Women’s quota system not necessary: Veritas
THE proposed constitutional amendment to extend women’s parliamentary quota system is not necessary because it is not the right way to achieve gender equality, legal watchdog Veritas has said.
The government, through the recently-gazetted Constitutional Amendment Bill, has proposed to extend the women’s quota representation system, which was expected to expire in 2023, by an additional 10 years.
Veritas has, however, slated the proposal to extend the women’s quota representation system which it says has produced parliamentarians who are less effective.
“Most ‘quota’ women are selected through patronage — and are connected to or related to senior party members and tend to follow the interests of powerful men in their parties.
“They generally do not challenge patriarchal attitudes prevalent in their parties and in society at large,” said the legal watchdog.
To compound matters, Veritas added that most women legislators appointed through the quota representation system have generally failed to be effective champions of gender equality.
“Many do not have experience in gender issues or in working for gender justice, hence they may not be effective champions of gender equality.
“Having ‘quotas’ leads to fewer women being elected by direct vote to represent constituencies, reports, in particular from other African Parliaments, indicate that often “quota” women are not treated with respect by fellow parliamentarians.
“Because ‘quota’ women do not represent constituencies, they do not become well known to the electorate and are less effective in taking women constituents’ issues to Parliament. They do not have the same accountability to the electorate,” the watchdog said.
According to Veritas, since the quota system was introduced, the number of women who come to Parliament through elections has been reduced.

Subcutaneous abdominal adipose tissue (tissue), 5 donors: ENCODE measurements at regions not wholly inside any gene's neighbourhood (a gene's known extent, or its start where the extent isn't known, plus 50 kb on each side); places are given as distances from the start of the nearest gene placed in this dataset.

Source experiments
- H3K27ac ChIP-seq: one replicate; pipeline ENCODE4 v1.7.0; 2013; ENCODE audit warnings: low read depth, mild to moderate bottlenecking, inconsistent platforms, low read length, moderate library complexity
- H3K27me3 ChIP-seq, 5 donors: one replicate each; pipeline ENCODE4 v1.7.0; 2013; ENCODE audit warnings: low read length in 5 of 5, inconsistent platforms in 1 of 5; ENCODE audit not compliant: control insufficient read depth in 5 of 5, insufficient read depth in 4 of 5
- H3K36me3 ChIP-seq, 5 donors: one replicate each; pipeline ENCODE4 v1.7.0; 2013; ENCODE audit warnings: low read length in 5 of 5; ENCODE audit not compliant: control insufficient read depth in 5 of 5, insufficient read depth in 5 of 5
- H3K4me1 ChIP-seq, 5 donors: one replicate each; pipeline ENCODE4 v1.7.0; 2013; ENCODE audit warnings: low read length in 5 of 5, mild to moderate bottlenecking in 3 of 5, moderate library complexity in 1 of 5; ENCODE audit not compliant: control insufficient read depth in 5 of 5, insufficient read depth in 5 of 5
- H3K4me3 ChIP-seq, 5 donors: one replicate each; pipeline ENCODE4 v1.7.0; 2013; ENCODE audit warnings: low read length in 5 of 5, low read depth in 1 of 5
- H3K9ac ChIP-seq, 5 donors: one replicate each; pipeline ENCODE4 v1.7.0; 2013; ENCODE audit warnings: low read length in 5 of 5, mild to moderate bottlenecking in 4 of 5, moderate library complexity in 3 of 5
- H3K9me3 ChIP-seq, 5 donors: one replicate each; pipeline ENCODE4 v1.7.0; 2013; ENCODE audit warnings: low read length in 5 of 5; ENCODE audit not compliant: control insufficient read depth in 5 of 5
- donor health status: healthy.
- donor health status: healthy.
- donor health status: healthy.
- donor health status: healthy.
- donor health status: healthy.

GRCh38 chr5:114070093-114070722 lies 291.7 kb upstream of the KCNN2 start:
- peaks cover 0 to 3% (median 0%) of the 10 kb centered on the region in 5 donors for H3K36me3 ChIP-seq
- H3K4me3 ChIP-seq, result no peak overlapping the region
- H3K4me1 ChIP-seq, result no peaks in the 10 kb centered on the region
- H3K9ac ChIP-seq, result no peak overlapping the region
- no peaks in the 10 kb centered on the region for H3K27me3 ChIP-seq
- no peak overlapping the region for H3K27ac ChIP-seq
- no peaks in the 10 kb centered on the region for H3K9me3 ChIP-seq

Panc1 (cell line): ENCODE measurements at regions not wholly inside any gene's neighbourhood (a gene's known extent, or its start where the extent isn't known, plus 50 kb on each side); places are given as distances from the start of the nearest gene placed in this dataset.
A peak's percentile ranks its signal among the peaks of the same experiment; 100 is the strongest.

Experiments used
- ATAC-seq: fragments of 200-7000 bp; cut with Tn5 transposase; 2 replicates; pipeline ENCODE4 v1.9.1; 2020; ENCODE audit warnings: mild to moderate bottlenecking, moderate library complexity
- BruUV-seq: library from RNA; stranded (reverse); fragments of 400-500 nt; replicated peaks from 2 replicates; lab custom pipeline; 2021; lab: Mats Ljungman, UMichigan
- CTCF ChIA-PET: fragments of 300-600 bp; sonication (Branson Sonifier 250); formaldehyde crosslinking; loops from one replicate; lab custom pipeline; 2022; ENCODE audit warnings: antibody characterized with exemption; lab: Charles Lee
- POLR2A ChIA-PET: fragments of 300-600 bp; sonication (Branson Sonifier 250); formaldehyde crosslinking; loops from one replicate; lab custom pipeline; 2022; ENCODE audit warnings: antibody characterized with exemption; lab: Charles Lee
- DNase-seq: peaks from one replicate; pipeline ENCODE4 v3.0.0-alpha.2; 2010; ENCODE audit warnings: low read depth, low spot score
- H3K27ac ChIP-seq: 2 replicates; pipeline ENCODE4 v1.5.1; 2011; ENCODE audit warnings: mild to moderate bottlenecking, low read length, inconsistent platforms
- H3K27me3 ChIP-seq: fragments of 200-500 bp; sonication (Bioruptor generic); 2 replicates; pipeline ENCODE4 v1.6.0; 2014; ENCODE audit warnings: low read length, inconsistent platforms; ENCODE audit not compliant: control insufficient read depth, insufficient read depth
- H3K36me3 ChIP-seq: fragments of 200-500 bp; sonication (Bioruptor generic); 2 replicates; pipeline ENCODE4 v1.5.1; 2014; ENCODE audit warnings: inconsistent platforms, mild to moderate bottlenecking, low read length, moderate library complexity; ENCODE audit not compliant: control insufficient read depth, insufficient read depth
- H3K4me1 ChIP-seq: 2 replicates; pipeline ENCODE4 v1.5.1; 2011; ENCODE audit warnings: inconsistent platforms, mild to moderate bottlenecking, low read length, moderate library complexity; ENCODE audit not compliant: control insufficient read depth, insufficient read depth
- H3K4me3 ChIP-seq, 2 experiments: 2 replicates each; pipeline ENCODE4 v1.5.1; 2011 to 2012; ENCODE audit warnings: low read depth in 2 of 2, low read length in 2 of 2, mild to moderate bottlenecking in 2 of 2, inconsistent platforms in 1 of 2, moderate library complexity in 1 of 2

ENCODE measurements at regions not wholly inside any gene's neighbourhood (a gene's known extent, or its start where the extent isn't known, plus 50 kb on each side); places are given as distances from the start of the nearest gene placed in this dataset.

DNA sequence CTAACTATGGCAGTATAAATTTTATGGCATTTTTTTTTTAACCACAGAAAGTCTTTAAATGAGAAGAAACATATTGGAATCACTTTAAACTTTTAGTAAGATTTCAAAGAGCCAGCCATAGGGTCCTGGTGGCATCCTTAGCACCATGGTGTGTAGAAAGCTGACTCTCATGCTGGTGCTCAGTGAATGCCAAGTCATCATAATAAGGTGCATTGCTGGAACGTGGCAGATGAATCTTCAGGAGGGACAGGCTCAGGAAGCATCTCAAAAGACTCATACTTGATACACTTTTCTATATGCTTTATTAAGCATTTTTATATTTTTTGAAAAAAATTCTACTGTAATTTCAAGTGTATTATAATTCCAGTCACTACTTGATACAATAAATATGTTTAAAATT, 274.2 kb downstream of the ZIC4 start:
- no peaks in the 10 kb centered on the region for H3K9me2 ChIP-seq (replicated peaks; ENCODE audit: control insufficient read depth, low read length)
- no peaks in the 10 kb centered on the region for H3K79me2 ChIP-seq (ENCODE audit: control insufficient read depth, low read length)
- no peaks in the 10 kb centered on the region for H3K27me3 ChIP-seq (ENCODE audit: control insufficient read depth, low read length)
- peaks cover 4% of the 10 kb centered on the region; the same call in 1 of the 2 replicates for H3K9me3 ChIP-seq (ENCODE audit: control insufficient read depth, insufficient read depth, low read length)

“… 2005, after a general election held under the Lancaster House constitution, women constituted 16 per cent of the members of the House of Assembly; in 2008 they constituted 17 percent.
“After the election in 2013, the first held under the present Constitution with its provision for the extra sixty non-constituency party-list women, the percentage jumped to 34 percent.
“On the other hand, the number of women elected in constituencies tells a different story: in 2005 there were 24 such women, in 2008 there were 34, while in 2013 they went down to 26.
“After the 2018 election there are again 26. Anecdotal evidence is that aspiring women candidates were told they would not be nominated for election in constituencies and instead should seek inclusion in their parties’ party lists.
“Hence reserved seats can create an easy avenue for women but may impact negatively on women’s chances of entering Parliament through normal constituency elections.
“Extending the special representation of women for a further 10 years is unlikely to change matters,” it added.